Political parties help us construct straw men of our opponents. They help us see our fellow Americans as opponents in the first place. They have us joining teams not because we like what they stand for, but because we hate what the other team stands for.
A Pew Research Center poll from last year found that about 40 percent of both Democrats and Republicans belong to their party because they oppose the other party’s values, rather than because they are particularly aligned with their own party.
Or at least, we hate what we think the other team stands for. A poll asked Democrats and Republicans to estimate statistics about the other party. The answers we pure caricatures.
For example, Republicans thought that 38% of Democrats were gay. That’s about twice as many gay people as actually exist in the USA by most estimates. Actually, only about 6% of Democrats are gay.
Democrats thought 44% of Republicans made more than $250,000 per year, those rich bastards! Turns out, only 2% of Republicans earn that much.
Democrats’ estimates for the percentage of 65 or older Republicans was double the actual 21% of the GOP. And Republicans assumed there were four times as many atheists and agnostics in the Democratic Party than the actual 9%.
People also overstated the numbers of these stereotypical groups within their own party — Democrats thought 29 percent of their fellow Democrats were gay, lesbian or bisexual — but they weren’t off by as much as members of the other party.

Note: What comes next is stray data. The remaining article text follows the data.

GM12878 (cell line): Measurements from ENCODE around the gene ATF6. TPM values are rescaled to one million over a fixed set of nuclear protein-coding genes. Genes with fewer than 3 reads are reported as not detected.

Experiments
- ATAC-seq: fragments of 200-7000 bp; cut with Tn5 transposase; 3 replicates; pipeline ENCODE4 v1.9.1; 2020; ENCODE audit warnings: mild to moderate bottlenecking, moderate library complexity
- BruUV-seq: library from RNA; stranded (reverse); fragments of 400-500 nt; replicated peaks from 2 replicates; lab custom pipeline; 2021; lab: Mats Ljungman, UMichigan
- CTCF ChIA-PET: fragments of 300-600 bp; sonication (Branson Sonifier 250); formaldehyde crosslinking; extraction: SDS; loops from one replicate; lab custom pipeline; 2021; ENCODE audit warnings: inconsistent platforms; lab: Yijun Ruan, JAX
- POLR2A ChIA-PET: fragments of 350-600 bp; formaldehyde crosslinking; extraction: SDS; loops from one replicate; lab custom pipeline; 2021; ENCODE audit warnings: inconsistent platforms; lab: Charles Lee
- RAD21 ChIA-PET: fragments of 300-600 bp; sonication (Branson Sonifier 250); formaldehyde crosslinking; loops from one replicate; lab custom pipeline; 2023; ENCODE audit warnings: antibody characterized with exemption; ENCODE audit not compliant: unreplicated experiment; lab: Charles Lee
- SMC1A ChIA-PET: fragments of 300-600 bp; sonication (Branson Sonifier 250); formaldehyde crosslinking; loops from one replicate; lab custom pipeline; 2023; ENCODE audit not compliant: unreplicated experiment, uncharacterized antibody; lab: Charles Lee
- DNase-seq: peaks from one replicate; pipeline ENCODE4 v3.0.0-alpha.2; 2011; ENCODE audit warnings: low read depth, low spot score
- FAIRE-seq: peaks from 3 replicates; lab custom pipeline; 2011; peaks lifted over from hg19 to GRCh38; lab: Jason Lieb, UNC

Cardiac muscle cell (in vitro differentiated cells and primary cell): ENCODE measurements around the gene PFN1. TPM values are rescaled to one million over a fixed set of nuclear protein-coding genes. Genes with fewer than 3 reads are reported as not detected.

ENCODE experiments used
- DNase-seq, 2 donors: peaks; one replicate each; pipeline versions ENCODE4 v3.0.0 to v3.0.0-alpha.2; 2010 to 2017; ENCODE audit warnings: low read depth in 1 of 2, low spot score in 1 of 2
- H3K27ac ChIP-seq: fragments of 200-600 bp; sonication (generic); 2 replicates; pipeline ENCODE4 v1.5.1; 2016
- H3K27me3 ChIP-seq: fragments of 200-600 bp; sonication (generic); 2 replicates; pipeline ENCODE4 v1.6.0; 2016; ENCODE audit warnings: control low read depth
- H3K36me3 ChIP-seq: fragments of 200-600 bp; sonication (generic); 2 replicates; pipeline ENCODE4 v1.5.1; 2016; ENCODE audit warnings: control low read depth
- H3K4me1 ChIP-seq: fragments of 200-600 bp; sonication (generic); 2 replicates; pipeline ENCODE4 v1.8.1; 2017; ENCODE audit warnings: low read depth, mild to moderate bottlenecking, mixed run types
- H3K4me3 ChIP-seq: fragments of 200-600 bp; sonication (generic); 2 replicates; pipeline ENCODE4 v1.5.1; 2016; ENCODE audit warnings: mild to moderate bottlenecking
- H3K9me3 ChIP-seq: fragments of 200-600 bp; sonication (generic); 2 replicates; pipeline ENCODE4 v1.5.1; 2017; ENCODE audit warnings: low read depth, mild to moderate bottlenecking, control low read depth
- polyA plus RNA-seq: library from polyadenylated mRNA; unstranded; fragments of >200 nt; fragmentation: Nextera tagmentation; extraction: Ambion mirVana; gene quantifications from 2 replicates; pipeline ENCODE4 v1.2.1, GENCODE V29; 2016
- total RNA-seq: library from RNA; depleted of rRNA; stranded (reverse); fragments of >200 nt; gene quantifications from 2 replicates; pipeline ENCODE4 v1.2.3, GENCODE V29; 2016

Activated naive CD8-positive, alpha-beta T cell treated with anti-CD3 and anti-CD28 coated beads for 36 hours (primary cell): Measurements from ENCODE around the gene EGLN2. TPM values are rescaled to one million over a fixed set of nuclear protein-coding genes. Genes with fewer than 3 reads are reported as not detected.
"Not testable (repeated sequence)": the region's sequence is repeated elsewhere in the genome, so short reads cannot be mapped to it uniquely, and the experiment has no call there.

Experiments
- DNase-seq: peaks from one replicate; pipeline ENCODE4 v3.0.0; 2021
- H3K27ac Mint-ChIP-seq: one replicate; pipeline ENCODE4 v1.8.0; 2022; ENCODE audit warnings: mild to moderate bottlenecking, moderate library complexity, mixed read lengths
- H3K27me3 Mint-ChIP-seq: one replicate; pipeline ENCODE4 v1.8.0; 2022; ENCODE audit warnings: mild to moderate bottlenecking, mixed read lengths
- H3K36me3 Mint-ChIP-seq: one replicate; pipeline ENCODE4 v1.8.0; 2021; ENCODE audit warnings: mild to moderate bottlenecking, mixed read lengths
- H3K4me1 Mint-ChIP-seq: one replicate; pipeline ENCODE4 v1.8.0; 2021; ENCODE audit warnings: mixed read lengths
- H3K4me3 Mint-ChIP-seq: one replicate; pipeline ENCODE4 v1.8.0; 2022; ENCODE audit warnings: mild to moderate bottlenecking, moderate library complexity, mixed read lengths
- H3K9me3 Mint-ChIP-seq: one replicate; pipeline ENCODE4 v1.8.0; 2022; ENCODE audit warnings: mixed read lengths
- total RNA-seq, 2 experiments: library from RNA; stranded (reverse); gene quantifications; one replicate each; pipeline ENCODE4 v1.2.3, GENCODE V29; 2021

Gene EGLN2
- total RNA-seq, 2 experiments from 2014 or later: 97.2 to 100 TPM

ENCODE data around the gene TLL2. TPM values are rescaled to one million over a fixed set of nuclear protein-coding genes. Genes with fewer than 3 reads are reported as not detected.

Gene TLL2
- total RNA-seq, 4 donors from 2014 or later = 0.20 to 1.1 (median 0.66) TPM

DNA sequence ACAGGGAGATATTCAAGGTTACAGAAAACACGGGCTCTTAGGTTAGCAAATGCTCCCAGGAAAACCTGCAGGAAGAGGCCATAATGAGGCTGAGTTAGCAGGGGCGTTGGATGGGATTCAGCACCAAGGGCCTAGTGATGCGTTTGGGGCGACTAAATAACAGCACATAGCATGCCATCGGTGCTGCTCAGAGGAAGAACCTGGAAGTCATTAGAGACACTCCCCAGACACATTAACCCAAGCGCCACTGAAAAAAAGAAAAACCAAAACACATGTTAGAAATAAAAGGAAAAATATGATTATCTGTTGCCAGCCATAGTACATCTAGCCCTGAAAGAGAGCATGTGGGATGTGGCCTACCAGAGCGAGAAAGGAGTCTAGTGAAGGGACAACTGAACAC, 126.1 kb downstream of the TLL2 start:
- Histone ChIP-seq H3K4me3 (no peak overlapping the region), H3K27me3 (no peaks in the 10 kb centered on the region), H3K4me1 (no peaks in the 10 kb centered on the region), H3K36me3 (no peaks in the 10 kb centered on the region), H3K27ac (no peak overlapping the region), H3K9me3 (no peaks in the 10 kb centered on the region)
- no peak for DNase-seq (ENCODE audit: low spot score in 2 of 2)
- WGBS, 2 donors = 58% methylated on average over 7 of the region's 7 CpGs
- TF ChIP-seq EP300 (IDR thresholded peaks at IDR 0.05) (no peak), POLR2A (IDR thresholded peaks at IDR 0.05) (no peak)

In short, “the parties in our heads,” as Ahler and Sood write, are not the parties in real life.
This is especially troublesome because other data suggests that people actually change their views to fall in line with the party. If there was no party as a simple one-stop shop for your ideology, people would have to actually make informed decisions about each government policy. Or they would have to admit that they don’t know or don’t care–which is better than supporting something out of ignorance.
“The danger of mega-partisan identity is that it encourages citizens to care more about partisan victory than about real policy outcomes,” Mason told me. “We find ways to justify almost any governmental policy as long as it is the policy of our own team. What is best for America, Americans or even small children is secondary to whether our party’s team gets what it demanded.”
The study cited the media as driving these stereotypes. In fact, the more someone follows politics, the larger their misconceptions about the other party! This proves the media doesn’t inform, it misinforms. It creates stereotypes that drive a wedge between Americans. And then people conform to the mass media produced image of what they should believe.
Of course, another way to interpret the findings is that in general… people are pretty dumb.
Even in cases where these groups comprise just a sliver of the population, people report that these groups constitute upwards of 40% of the party they “fit.” And when people are given information about these groups’ shares in the population, the bias in their estimates doesn’t decline…
This is why it is so important to be an individual that actually thinks critically, not a party pawn.